Epiphytic lichen synusiae and functional trait groups of species in boreo-nemoral deciduous forests are influenced by host tree properties and environmental factors

13 November 2018

Juriado, Inga; Paal, Jaanus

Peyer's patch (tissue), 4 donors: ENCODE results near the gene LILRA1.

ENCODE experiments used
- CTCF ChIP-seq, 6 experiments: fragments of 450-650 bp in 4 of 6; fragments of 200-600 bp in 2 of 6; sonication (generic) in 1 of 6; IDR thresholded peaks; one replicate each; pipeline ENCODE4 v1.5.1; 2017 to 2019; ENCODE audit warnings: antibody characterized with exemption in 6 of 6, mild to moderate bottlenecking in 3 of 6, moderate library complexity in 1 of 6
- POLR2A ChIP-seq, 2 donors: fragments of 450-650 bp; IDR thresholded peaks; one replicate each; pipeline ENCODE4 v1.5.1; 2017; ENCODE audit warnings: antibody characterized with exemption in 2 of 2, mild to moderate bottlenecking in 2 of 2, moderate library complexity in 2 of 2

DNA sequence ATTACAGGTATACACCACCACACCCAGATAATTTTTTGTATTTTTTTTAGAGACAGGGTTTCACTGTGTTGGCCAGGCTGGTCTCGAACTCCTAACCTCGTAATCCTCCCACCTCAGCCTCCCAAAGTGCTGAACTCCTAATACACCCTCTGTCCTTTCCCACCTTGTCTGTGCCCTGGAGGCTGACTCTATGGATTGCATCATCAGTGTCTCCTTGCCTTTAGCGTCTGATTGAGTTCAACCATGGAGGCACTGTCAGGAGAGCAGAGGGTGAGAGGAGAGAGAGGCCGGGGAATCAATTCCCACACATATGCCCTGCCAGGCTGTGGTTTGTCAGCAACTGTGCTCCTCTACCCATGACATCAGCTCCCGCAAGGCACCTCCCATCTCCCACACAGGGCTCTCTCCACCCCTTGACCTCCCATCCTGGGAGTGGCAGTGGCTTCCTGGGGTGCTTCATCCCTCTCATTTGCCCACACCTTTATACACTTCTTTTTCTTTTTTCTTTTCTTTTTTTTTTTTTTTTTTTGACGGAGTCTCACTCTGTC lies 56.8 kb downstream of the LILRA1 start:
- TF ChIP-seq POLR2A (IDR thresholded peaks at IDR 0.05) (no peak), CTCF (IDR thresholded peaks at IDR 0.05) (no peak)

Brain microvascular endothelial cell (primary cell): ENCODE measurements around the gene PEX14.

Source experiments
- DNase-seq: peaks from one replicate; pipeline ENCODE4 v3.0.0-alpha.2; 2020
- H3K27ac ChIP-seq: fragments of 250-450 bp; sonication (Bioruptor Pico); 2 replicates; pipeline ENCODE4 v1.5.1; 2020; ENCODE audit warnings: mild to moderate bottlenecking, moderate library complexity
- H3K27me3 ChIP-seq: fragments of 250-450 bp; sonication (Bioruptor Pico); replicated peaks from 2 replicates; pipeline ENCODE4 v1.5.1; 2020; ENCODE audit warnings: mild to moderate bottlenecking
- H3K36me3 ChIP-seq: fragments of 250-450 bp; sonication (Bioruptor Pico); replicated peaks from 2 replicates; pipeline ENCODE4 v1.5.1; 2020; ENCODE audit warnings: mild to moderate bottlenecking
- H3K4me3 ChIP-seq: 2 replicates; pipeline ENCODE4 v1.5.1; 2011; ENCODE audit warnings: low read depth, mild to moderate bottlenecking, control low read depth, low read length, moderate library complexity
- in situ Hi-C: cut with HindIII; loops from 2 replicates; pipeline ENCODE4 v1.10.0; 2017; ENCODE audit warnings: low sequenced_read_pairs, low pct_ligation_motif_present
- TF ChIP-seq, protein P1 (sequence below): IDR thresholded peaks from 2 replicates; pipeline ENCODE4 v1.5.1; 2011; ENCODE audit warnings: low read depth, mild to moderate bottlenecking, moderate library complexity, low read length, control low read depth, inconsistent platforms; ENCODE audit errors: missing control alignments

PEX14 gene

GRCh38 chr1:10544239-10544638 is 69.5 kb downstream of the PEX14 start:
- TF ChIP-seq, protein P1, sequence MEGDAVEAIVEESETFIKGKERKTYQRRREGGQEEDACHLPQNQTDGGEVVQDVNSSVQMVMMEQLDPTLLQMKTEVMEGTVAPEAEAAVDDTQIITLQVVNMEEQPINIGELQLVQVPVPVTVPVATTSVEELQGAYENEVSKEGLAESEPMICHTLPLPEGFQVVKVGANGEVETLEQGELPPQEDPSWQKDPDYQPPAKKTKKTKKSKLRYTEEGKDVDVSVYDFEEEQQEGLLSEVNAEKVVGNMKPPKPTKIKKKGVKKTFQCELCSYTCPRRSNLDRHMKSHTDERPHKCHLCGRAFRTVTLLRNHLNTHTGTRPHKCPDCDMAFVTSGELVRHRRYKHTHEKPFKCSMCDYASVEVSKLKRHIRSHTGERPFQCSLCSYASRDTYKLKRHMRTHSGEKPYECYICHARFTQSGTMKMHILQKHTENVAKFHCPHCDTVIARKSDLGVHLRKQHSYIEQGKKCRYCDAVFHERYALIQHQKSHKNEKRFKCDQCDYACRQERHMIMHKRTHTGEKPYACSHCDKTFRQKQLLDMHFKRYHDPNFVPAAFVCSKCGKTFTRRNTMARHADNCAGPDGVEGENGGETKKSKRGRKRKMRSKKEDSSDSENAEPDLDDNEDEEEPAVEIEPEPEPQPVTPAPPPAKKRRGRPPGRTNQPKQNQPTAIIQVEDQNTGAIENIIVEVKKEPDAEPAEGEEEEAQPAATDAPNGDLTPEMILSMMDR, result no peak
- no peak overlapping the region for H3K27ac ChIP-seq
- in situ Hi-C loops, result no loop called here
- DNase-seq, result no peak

Deciduous forests with temperate broad-leaved tree species, which are especially important in terms of biodiversity and its protection, are threatened habitats in northern Europe. We studied the effect of forest site type, environmental variables and host tree properties on epiphytic lichen synusiae and on the composition of functional traits, using multivariate analyses. Epiphytic lichens were examined on Acer platanoides, Fraxinus excelsior, Quercus robur, Tilia cordata, Ulmus glabra and U. laevis in Humulus site type floodplain forests and in Lunaria site type boreo-nemoral forests on the talus slope of the limestone escarpment (klint forests). Klint forests located near the seashore were under greater maritime influence compared to floodplain forests located in inland Estonia with stronger air temperature contrasts. In addition to stand level and climatic variables, also tree level factors (bark pH, trunk circumference, and cover of bryophytes) considerably affected the species composition of lichen synusiae. Overall, 137 lichen species were recorded, including 14 red-listed species characteristic of deciduous trees. We defined 13 lichen societies and showed their preference to forests of a specific site type and/or host tree properties. In forests of both site types, most of the epiphytic lichens were crustose, with the apothecia as the fruit bodies and with chlorococcoid algae as the photobiont. However, the proportion of lichens with a foliose or fruticose growth form, as well as the proportion of lichens with vegatative diaspores were higher in floodplain forests. In klint forests with a stronger influence of the wind, the proportion of the crustose species forming lichen synusiae was overhelming, while vegetative diaspores were not common and epiphytic lichens dispersed mostly sexually. In these forests, lichens with Trentepohlia as the photobiont were characteristic and lichens with lirellate ascomata were prevailing, indicating the great uniqueness of this site type forests for epiphytic lichens in the boreo-nemoral region.